Political Focus: Yemen and the war nobody knows about

John Bozick, Web Editor

With our dysfunctional Congress and President Donald Trump’s antics dominating the news cycle day in and day out, it’s almost impossible for Americans to focus on any news other than the current mess that occupies the Executive and Legislative branches in Washington. Many in America may not know of our country’s role in the worst humanitarian crisis in years taking place in the Middle East. No, not in Syria, but in the little-known country of Yemen.

Since the Arab Spring rocked the region in 2011, Yemen has been in chaos following the stepping down of authoritarian President Ali Abdullah Saleh, handing power to his deputy Prime Minister Abdrabbuh Mansour Hadi. Immediately following this transition of power was rough; due to terrorist attacks, corruption and unemployment, a separatist movement known as The Houthi Movement emerged as a separatist initiative in the country.

With strong support from the Yemeni population the group moved to seize the capital of the country through a coup d’etat in 2014. With Hadi and his supporters fleeing, this sparked the ongoing conflict that has seen Hadi flee the country and thousands killed in a conflict that bears many similarities to the better known Syrian Civil War.

Fearing the rise of a power believed to be backed by Iran, Saudi Arabia and a coalition of other Middle Eastern countries launched a military campaign against the country bringing famine and destruction to the already ravaged country. This deadly military campaign is being funded and supplied by the United States, which while not directly contributing has played a significant part in the destruction of Yemen.     

Yet while Congress officially passed an official resolution in The House of Representatives last year that should have ended the U.S. role in the conflict, it has not stopped the U.S. from resupplying Saudi bombers and providing logistical help in  the campaign against the rebels.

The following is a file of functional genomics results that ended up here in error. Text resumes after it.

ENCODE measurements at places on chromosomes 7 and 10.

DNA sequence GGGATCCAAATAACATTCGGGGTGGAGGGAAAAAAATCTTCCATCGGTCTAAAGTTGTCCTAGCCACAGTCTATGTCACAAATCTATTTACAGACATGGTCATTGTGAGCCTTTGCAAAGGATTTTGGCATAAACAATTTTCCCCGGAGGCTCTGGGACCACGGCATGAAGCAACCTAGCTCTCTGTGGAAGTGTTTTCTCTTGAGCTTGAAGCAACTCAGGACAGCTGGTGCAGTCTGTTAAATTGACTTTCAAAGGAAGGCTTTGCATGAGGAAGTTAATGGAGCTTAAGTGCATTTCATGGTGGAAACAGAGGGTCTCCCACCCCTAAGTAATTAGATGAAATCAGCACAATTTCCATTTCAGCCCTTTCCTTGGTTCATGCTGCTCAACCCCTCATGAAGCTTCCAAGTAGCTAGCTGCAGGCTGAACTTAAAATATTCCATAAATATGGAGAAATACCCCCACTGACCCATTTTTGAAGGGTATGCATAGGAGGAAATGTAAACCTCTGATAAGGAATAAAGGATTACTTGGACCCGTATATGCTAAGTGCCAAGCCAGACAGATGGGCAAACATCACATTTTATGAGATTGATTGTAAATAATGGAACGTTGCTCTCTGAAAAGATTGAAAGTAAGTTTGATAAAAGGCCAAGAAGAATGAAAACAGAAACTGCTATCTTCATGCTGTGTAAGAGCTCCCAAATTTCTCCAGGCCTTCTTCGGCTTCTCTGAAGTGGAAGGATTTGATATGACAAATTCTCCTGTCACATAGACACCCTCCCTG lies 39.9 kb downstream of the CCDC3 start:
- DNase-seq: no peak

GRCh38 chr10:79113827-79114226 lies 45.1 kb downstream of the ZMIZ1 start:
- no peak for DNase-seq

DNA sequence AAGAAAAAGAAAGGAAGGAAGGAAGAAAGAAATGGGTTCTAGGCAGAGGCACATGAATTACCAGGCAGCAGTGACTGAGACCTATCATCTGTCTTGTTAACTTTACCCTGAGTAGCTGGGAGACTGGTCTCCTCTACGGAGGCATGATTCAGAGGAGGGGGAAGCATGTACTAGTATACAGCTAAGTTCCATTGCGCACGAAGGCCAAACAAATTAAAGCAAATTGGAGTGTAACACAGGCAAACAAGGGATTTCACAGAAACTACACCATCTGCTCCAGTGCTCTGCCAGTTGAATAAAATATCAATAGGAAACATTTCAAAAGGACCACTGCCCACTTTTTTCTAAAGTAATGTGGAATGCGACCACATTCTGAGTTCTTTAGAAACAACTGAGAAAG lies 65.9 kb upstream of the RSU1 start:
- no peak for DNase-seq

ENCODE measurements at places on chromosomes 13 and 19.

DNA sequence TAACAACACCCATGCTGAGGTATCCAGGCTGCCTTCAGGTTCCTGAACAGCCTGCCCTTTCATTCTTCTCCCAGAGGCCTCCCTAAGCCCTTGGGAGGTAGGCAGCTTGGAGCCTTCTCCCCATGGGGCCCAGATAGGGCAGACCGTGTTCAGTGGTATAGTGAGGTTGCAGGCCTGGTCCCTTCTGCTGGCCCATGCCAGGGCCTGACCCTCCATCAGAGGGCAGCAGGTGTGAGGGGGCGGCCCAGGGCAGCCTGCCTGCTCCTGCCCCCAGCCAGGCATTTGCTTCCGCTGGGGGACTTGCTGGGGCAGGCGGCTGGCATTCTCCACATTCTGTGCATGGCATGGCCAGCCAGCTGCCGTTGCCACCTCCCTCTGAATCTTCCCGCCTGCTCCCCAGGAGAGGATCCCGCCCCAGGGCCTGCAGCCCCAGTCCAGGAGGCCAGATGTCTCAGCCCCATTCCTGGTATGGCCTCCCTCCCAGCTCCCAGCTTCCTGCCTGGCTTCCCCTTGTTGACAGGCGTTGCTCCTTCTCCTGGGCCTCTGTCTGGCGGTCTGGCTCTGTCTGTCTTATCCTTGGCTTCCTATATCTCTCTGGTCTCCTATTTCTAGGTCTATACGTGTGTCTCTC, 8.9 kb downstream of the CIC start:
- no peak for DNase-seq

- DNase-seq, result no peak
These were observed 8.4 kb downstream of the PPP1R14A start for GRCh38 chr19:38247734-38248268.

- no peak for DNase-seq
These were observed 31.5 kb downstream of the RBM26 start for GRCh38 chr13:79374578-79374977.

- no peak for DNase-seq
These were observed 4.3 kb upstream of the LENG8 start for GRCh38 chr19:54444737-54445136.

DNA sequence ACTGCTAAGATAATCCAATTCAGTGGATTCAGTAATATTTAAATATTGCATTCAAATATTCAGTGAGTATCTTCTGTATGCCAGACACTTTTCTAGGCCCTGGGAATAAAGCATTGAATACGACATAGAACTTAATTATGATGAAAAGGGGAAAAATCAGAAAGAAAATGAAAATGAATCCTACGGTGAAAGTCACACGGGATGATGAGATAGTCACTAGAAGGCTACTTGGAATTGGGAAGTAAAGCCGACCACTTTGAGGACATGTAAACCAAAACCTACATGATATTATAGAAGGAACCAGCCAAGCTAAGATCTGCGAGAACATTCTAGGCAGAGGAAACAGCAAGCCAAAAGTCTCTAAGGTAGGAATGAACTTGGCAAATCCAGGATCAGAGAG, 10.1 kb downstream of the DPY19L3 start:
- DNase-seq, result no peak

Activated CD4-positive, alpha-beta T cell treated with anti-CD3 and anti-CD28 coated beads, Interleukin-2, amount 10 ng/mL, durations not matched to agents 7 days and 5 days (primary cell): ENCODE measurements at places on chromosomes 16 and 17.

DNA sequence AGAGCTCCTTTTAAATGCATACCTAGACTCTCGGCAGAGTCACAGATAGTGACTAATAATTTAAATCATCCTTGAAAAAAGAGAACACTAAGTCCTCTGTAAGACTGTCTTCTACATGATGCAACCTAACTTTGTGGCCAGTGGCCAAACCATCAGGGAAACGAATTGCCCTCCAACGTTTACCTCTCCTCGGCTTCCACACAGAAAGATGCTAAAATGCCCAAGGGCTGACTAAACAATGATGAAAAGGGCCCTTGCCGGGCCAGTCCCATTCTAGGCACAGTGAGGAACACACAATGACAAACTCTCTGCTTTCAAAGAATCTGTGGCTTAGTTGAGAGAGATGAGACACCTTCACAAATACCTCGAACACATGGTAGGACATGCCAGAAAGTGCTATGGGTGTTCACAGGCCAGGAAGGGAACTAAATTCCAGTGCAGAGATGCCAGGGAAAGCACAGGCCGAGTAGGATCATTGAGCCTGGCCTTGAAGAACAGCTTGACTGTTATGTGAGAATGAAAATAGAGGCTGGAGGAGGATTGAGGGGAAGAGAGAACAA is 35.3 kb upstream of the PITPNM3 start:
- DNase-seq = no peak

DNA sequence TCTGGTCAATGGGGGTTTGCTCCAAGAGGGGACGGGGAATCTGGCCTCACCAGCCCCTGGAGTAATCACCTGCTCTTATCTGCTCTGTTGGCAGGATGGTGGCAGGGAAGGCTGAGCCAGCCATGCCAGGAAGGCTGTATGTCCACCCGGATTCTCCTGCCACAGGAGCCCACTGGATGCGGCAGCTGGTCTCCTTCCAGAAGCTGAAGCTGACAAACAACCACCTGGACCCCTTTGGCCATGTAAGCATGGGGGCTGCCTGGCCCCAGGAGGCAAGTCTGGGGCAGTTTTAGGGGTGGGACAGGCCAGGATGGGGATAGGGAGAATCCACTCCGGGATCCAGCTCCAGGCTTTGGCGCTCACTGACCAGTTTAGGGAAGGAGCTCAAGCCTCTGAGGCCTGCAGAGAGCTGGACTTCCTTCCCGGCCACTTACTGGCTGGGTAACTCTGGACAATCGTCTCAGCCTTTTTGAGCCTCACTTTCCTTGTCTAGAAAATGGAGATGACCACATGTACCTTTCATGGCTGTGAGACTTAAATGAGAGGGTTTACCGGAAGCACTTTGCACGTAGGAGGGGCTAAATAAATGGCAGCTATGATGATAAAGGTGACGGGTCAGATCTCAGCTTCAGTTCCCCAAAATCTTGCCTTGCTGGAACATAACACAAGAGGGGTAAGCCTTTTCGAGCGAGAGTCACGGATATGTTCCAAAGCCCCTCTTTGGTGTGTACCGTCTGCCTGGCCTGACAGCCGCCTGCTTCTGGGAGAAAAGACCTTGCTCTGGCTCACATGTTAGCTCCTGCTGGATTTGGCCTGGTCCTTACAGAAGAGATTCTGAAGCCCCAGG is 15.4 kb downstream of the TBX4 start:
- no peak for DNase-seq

U.S. involvement goes beyond simply providing fuel and information: the U.S. has provided billions of dollars worth of weapons to the brutal Saudi regime. In October 2016, 145 mourners were killed at a funeral. The missile used by Saudi Arabia was shown to be manufactured by the U.S. Innocent civilians killed by American weapons in a conflict we have no right to partake in.

As was the case in American wars, Congress never declared war in this conflict, instead acting under the war powers resolution that has seen Congress bypass the formal declarations of war and has been used to drag our country into almost a perpetual state of war since it was introduced in 1973.

Recently, there have been efforts in Congress to halt U.S. involvement in the conflict, legislation introduced by Senator Bernie Sanders, with help from Republican Mike Lee and Democrat Chris Murphy would have prevented the U.S. from further participating in the war. However; the bill was struck down in a vote on March 20, further showing how the U.S. government is tied down by the Saudi regime and our vast need for oil.

While the U.S. continues to attack regimes such as Syria, Iran and North Korea, we continue to ignore the crimes that Saudi Arabia commits on its own people, and in Yemen. As this brutal war rages on, the silence needs to stop, and the mass media needs to tell the world about what is happening instead of reporting on the latest Trump jargon.